Anticipatory Care Planning is about helping people think ahead.
ACP is a process that helps people make choices about their future care. ACP is also about knowing how to use services better.
Planning ahead can help people to be more in control and more able to manage any changes in their health and wellbeing. It also helps people tell others about what matters most to them.
People of all ages who are living with long term conditions, complex care needs or serious health problems benefit from having their own Anticipatory Care Plan.
Anticipatory Care Planning documents are available for use across Scotland.
The Scottish Anticipatory Care Plan can be downloaded and printed from the MyACP website. Some GP practices have copies.
The ‘My ACP’ App available free of charge from the App Store.
There are ACP leaflets to explain more about the benefits of Anticipatory Care Planning
– What you need to know
– Things to think about
Videos show people telling their own stories about taking part in ACP conversations and planning.
NHS Inform also provides patient information and links for ACP.
There is an ACP guide for health and care professionals who are caring for people who would benefit from Anticipatory Care Planning.
The EC4H programme offers workshops on Anticipatory Care Planning.
We start to talk about thinking ahead and planning for the future when people are still well. We identify people who have poor or deteriorating health, and make plans for good care with people who are dying and those close to them. Read more in the EC4H Web Resources
We use a 6-step approach to these conversations called RED-MAP
ACP-Talk guides and videos aim to help professionals use effective approaches for these discussions. If the person or their situation is more complex, consider asking for advice and support from an experienced colleague.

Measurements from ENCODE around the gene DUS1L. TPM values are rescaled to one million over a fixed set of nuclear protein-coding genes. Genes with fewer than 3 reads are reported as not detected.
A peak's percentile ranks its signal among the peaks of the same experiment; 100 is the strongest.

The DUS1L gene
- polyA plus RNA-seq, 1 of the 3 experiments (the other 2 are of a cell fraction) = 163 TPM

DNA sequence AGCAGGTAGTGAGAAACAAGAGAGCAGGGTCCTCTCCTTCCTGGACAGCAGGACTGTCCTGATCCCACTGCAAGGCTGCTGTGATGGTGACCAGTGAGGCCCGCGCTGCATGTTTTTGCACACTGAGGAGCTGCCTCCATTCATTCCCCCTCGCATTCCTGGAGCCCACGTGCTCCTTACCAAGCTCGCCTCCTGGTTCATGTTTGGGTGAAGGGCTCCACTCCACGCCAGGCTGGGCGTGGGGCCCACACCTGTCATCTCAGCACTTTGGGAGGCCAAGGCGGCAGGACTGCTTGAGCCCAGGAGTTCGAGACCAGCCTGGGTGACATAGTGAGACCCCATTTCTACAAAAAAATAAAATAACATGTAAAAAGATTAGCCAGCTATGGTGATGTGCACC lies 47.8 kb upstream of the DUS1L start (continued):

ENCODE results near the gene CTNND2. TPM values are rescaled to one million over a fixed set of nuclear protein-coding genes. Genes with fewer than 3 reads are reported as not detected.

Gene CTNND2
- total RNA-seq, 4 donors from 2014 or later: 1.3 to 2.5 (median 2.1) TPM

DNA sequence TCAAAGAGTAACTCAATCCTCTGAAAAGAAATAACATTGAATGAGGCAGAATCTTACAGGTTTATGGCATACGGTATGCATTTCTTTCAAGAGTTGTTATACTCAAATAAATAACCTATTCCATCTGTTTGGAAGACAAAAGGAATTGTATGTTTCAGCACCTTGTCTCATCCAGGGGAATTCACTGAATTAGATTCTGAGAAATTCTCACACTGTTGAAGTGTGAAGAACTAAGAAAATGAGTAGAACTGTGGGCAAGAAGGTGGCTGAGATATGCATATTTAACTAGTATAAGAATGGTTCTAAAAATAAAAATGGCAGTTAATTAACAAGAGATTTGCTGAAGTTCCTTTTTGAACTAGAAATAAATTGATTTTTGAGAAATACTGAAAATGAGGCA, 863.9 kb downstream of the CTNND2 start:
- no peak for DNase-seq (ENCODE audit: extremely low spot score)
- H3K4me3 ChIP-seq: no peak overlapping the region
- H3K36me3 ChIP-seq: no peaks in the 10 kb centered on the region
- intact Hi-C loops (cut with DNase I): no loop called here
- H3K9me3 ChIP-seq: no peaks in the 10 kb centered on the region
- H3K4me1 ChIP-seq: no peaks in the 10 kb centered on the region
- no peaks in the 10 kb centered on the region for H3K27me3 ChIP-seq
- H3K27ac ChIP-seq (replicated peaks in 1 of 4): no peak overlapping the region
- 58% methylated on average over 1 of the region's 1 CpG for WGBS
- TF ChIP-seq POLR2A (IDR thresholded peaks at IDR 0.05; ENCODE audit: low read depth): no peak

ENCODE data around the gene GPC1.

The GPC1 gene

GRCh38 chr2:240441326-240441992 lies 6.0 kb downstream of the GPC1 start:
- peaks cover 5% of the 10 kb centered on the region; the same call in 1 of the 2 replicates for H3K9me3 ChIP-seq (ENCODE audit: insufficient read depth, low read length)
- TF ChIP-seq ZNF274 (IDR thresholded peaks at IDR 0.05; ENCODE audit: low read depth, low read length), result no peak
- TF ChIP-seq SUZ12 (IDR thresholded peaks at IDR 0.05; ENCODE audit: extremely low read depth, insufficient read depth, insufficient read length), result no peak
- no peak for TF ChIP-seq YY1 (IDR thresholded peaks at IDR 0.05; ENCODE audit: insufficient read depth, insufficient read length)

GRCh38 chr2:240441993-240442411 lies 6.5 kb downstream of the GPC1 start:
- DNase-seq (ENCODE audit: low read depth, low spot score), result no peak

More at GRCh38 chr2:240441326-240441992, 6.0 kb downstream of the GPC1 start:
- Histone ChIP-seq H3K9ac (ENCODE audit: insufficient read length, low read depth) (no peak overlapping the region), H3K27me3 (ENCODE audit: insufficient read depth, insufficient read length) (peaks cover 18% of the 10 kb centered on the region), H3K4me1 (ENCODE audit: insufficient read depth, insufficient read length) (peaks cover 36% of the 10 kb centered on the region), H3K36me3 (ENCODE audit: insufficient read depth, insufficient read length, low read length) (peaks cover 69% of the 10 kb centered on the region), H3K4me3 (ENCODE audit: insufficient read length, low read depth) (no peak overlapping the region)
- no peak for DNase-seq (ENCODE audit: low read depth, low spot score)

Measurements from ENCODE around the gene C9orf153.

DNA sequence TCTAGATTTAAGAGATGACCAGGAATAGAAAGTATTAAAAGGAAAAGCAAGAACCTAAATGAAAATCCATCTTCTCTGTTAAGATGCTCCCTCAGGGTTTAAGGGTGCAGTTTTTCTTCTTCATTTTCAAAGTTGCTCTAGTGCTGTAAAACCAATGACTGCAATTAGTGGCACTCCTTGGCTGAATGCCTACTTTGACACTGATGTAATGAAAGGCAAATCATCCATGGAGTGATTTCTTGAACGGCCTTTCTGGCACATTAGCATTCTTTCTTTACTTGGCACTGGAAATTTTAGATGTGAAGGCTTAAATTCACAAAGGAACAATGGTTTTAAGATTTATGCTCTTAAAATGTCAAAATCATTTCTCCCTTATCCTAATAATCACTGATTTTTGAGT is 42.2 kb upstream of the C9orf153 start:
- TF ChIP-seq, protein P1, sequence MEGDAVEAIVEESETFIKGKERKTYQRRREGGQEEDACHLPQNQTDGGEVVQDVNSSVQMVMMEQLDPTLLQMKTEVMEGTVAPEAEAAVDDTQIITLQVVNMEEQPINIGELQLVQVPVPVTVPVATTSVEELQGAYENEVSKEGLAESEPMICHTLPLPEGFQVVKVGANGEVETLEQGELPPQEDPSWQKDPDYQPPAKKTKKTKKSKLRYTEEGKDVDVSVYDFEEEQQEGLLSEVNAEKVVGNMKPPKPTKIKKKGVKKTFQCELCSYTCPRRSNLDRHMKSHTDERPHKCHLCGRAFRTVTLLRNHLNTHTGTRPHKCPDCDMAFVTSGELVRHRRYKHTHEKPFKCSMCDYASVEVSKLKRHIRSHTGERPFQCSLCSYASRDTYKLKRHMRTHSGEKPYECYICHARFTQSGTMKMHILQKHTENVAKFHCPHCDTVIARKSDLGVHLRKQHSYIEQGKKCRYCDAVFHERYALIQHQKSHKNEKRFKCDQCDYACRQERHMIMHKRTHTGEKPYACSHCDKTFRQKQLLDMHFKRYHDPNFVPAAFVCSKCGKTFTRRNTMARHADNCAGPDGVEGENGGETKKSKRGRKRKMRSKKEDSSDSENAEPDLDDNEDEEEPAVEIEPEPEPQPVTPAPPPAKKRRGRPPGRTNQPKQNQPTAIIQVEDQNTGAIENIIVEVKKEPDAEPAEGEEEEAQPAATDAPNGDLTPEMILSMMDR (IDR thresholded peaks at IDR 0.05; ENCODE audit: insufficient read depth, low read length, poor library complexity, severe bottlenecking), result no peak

ACP-Talk 1: Future care planning helps older people and people with long term conditions or complex health needs; and anyone who has a life-limiting or serious illness.
ACP-Talk 2: Planning ahead is important when a person’s health is starting to deteriorate. It’s time to talk about what the person would like to happen or would not want. We can ‘hope for the best’ and ‘plan for when/if’ things change.
ACP-TALK 2 video: Planning ahead when I’m back home from hospital
ACP-TALK 2 video: Staying in my care home or going to hospital
ACP-Talk 3: When someone is seriously ill and at risk of dying, talking about an individual care plan with the person and those close to them is important.
- It includes talking about outcomes, benefits and harms of treatment, place of care, and specific decisions (e.g.cardiopulmonary resuscitation, hospital admission, HDU/ITU care, IV therapies).
- We talk about what we can do to help; and explain why some treatments do not work or are not of benefit for this person.
ACP-TALK 3 video: Planning good care in the last days of life
What happens when someone is dying– patient/ family information leaflet
SPICT (Supportive & Palliative Care Indicators Tool)
The SPICT™ is used as a guide to help health and care professionals identify people with deteriorating health for assessment and anticipatory care planning. The SPICT 2017 and a version in non-clinical language (SPICT-4ALL) are available free to download along with resources to support their use from the SPICT website